Perception is reality, but perception also can be changed.
Such is the case in the quarterback derby that the University of Akron football coaching staff has had to monitor since spring practice began.
Dalton Williams, a transfer from Stephen F. Austin who ran this version of Terry Bowden’s offense in a backup role, probably had the upper hand to start.
But his teammates — last year’s starter Clayton Moore and redshirt freshman Kyle Pohl — have been closing the gap.
Each has something to offer the Zips’ offense, but in different ways.
“Clayton has picked up the offense well. He’s a very good competitor. He’s very competitive. He’s got that Brett Favre mentality. They’re both from Mississippi,” Bowden said. “He’s a fighter. He has a lot of emotion that he brings to the position and a lot of natural talent.”
And Pohl? He’s got a gun masquerading as an arm.
“Kyle Pohl, we didn’t even know anything about him coming into this spring. I wouldn’t mark any of them out of being starting quarterback,” Bowden said. “Kyle Pohl has the strongest arm and the smoothest release of all of them.”
Even Moore spoke enviously of his teammate’s skills.
“I always joke with him ‘let me have your arm.’ There’s not a throw on the field that he can’t make,” Moore said.
And to their credit, both quarterbacks have picked up the offense, which Bowden said isn’t especially difficult, at an equal pace. It probably helps that it’s an offense that both quarterbacks enjoy playing.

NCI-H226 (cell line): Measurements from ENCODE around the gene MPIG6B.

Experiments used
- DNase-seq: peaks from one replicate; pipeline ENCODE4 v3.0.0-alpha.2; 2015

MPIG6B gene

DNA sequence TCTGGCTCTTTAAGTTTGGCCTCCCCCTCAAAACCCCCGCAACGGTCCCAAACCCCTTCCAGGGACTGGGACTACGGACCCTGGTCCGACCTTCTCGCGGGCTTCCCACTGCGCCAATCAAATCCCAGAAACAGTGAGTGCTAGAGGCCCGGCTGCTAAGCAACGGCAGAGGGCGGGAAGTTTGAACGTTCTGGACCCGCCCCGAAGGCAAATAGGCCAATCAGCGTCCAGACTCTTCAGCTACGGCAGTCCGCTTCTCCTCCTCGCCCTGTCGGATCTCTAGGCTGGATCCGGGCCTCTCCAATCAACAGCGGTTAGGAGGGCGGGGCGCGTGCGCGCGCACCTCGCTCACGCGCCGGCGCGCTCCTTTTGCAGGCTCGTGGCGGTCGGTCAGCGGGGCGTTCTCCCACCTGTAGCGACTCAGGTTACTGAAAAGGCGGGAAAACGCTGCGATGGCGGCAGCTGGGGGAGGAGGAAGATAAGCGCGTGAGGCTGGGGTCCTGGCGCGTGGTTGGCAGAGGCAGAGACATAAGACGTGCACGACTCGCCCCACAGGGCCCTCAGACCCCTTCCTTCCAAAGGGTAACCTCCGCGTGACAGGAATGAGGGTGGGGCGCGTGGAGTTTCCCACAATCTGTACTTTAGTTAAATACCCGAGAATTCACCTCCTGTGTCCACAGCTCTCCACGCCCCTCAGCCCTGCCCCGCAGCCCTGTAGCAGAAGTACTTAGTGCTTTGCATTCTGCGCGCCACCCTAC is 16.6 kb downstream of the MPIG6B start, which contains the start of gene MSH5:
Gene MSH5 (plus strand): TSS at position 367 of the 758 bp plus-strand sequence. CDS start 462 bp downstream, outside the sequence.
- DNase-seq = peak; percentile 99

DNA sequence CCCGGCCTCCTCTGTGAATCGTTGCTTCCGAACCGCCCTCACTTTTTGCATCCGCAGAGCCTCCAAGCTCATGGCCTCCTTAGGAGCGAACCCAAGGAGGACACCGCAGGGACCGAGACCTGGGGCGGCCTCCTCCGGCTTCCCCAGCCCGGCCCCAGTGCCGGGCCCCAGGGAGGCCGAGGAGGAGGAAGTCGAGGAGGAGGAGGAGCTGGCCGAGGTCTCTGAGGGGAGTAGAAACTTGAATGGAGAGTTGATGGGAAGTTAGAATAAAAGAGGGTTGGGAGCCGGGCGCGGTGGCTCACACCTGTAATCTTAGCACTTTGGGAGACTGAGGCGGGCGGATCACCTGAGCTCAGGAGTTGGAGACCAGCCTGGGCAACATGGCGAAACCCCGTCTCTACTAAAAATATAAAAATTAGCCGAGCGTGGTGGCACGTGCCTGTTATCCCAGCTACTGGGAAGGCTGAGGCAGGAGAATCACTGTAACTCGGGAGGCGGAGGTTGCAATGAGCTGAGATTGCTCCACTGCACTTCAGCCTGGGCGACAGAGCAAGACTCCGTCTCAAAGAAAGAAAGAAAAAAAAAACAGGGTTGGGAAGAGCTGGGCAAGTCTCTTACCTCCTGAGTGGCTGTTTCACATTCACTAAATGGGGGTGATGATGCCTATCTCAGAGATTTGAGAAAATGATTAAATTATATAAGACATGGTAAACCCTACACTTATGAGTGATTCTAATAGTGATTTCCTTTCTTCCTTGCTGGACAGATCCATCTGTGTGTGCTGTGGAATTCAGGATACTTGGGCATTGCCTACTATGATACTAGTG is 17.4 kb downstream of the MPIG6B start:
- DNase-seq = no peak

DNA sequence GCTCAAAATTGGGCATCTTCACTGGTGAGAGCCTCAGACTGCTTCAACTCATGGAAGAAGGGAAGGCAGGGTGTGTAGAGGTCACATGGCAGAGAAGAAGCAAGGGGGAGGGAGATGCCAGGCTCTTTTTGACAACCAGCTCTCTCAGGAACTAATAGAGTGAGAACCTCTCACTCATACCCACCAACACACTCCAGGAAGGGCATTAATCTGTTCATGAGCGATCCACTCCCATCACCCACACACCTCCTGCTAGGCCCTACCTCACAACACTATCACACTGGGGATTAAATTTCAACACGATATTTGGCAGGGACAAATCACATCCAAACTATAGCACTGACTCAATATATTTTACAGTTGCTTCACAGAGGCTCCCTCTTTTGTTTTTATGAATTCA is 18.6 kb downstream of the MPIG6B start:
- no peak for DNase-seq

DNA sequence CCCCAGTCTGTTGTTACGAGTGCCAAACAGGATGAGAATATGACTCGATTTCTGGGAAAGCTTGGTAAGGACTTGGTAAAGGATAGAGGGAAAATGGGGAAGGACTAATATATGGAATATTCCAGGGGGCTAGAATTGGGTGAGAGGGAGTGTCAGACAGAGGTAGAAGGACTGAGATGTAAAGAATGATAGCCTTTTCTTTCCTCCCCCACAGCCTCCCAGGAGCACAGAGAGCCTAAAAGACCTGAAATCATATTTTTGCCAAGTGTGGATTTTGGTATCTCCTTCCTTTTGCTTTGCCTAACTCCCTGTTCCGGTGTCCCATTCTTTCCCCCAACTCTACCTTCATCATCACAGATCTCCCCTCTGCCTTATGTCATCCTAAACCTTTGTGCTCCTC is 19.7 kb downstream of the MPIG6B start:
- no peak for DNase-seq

“It’s very QB oriented which means we have a lot of freedom,” Moore said. “It’s fun because each pre-snap is like a game of chess.”
Moore likes the fact that he goes immediately to the line, reads the defense and has a short menu of plays from which to choose.
“After the ball is snapped, just throw an accurate ball and you got a completion,” he said.
“I like the pro-style, but I just think this new offense is going to give us a better chance to be successful,” he said.
Bowden is careful to point out that each quarterback has deficiencies. For Moore it’s that gunslinger mentality and some of his mechanics, Bowden said.
“He has to be disciplined enough to correct that stuff,” he said. “That’s going to be what he has to do to make himself better, is to become more disciplined in his mechanics.”
For Pohl the situation is a bit simpler.
“He just needs reps,” Bowden said. “The more reps he gets with the first and second team, the better he gets. He has a very calm demeanor which I like in the pocket and he’s got the strongest arm.”
What is obvious to anyone who’s seen all of the quarterbacks working out during the course of spring practice is that they are pushing one another and the play is getting more consistent. Surprisingly, ego isn’t playing a significant role in what is happening on the field.
“We’ve all got things we do best. We all have strengths,” said Pohl, who is from Farmersville. “I think pushing each other in this competition is going to help bring out the best in each other and our weaknesses too and I think that’s real good. It can help us to learn something we’re not as good at.”
As far as who goes into summer training camp as the favorite to take the reins of the Zips’ new offense, that will depend on something very basic, Bowden said.
“Everyone had the mental ability to help the offense,” he said. “What it is now is who has the ability to execute it with the fewest mistakes and without being undisciplined.”
George M. Thomas can be reached at firstname.lastname@example.org. Read the Zips blog at http://www.ohio.com/zips. Follow him on Twitter at http://www.twitter.com/GeorgeThomasABJ and on Facebook at http://www.facebook.com/sports.abj.